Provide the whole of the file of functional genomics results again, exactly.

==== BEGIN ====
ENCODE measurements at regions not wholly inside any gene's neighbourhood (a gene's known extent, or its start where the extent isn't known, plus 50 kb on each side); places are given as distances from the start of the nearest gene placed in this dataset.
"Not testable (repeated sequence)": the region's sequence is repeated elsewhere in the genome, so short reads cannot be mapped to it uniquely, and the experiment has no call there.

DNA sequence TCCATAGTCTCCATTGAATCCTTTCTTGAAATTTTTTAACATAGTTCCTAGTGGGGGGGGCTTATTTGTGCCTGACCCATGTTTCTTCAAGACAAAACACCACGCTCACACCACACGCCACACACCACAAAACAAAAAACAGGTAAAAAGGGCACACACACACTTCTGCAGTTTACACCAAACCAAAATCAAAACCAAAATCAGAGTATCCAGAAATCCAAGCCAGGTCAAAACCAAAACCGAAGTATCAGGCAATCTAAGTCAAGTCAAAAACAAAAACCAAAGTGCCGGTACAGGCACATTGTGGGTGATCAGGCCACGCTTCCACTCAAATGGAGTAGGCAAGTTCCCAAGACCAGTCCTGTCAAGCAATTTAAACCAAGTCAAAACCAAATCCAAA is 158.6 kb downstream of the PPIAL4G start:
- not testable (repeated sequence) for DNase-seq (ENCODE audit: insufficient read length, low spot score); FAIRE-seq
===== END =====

ENCODE measurements at regions not wholly inside any gene's neighbourhood (a gene's known extent, or its start where the extent isn't known, plus 50 kb on each side); places are given as distances from the start of the nearest gene placed in this dataset.
"Not testable (repeated sequence)": the region's sequence is repeated elsewhere in the genome, so short reads cannot be mapped to it uniquely, and the experiment has no call there.

DNA sequence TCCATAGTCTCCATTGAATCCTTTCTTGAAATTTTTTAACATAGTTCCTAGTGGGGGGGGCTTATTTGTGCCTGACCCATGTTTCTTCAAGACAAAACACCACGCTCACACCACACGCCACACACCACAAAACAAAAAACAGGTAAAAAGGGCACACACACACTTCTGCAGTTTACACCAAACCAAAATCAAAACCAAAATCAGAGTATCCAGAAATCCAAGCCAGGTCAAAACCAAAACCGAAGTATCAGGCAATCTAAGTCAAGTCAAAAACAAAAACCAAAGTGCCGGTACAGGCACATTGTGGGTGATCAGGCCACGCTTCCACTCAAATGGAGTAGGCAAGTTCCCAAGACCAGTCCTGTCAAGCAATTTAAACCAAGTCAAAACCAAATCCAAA is 158.6 kb downstream of the PPIAL4G start:
- not testable (repeated sequence) for DNase-seq (ENCODE audit: insufficient read length, low spot score); FAIRE-seq